Municipal Court Ordinance Moves to Council
By Brandi Makuski
An ordinance to adopting a Stevens Point Municipal Court has passed the city’s Public Protection Committee, paving the way for final approval at this month’s Common Council.
The Council pulled the proposed ordinance out of the 2014 city budget because members said they didn’t have enough information on the costs associated with the new court, which would try cases against defendants ages 12 and up involving municipal ordinance violations such disorderly conduct, as well as speeding and OWI first offense.
“I can’t justify approving something for which we have no information,” said Alderman Jerry Moore last November. “I think it’s inappropriate to even ask us to include this (in the budget) without that information.”
City leaders had previously brought in District Court Administrator Ron Ledford to present the court’s function and other details to an informal gathering of Council Members- a meeting which Alderman Mike Wiza walked out of, arguing the ethics of such a presentation and discussion without the full Council. City leaders brought Ledford back a number of times since to answer questions, and Stevens Point Police Chief Kevin Ruder outlined costs associated with the court which include about $85k in start-up expense.
Ruder also said the new court would bring additional revenue of about $188k after expenses- higher than $125k the city currently receives from its share of county circuit court payments.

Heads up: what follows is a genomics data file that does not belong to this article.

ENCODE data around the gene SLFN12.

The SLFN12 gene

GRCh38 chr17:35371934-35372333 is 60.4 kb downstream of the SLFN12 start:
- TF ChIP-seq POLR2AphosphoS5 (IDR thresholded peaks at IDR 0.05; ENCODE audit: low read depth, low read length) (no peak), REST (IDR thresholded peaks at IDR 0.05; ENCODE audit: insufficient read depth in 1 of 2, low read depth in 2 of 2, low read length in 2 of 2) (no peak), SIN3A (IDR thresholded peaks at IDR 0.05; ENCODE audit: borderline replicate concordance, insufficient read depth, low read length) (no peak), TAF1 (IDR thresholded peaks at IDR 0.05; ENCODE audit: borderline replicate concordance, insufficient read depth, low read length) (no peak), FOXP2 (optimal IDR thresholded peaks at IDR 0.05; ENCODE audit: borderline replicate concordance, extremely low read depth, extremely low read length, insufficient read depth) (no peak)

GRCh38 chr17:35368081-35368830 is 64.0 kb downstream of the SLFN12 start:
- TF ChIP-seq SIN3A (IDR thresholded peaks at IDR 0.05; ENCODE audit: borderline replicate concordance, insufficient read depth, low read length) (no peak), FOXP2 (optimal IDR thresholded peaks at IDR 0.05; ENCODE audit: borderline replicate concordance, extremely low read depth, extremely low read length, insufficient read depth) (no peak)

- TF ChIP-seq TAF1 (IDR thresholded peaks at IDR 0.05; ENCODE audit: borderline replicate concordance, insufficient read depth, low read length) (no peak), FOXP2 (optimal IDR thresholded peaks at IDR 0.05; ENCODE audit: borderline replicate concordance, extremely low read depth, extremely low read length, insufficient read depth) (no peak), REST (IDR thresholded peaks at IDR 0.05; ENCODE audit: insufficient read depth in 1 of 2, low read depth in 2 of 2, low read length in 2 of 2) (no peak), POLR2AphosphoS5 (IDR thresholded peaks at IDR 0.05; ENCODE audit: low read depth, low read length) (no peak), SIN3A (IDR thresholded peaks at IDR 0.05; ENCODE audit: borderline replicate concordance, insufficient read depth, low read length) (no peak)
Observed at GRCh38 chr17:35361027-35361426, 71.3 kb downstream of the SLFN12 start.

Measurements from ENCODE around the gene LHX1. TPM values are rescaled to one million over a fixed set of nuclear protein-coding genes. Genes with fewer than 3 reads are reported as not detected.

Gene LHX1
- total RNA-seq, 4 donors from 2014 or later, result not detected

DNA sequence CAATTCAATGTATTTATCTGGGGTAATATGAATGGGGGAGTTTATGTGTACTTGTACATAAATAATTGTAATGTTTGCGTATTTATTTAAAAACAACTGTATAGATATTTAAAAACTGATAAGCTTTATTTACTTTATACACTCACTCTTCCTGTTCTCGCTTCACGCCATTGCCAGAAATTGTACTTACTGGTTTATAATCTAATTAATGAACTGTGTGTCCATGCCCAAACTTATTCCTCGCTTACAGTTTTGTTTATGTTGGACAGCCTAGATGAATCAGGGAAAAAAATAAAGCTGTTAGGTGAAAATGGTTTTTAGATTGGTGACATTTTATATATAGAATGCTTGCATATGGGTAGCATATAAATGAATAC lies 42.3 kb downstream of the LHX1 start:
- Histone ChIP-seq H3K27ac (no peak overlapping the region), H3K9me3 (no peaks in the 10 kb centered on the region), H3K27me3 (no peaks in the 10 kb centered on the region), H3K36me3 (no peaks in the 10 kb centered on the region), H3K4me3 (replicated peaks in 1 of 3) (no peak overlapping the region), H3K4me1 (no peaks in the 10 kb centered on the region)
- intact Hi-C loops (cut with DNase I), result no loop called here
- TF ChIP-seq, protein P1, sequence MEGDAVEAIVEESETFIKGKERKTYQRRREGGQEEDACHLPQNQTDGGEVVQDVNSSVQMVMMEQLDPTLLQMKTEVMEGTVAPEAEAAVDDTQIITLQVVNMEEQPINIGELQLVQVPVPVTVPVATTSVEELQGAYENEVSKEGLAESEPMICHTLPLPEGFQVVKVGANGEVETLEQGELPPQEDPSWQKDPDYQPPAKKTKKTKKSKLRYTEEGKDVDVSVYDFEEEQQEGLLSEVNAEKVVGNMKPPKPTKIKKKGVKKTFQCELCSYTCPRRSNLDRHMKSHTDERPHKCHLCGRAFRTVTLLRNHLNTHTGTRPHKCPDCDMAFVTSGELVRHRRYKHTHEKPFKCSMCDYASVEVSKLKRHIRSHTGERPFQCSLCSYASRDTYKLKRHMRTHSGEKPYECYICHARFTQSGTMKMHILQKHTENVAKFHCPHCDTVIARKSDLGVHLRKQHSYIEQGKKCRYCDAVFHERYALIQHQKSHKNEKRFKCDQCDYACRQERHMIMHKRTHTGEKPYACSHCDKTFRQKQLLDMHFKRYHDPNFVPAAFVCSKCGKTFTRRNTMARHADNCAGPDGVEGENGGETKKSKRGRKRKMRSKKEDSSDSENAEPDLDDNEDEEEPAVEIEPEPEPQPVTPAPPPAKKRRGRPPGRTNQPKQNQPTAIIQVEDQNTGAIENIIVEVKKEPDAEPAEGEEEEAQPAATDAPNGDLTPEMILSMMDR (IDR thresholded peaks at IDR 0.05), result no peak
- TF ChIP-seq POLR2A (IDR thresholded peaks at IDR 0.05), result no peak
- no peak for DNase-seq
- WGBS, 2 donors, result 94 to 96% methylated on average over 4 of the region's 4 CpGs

A city court would alleviate the county court’s schedule and make appearing before a judge a faster and more personal process, Ruder said.
Since then many Council Members say they’re better informed and are ready to vote next week. Putting the court back into the city’s budget will require a 2/3 supermajority approval.
“I’ve been somewhat outspoken against the municipal court, but there is a very large, compelling reason to support it,” said Alderman Roger Trzebiatowski. “As I dug into this more and more I found there are 236 municipal courts in Wisconsin, and there might be a few more in the past week or two. I think that speaks volumes on this, and I think we still have discussion about some of the finances, but I think we need to move forward.”
The city will operate the court jointly with the Village of Plover and will share operating costs with the village at a 75/25 split, a percentage which could vary annually to reflect the number of tickets written by each municipality.
The ordinance comes before the City Council in the courthouse Monday at 7 PM.